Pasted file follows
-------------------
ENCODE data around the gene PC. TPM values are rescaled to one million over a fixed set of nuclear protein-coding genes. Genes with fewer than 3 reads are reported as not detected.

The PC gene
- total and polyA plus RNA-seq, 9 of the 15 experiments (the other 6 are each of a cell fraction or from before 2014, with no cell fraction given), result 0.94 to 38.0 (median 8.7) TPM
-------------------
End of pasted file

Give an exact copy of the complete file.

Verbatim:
ENCODE data around the gene PC. TPM values are rescaled to one million over a fixed set of nuclear protein-coding genes. Genes with fewer than 3 reads are reported as not detected.

The PC gene
- total and polyA plus RNA-seq, 9 of the 15 experiments (the other 6 are each of a cell fraction or from before 2014, with no cell fraction given), result 0.94 to 38.0 (median 8.7) TPM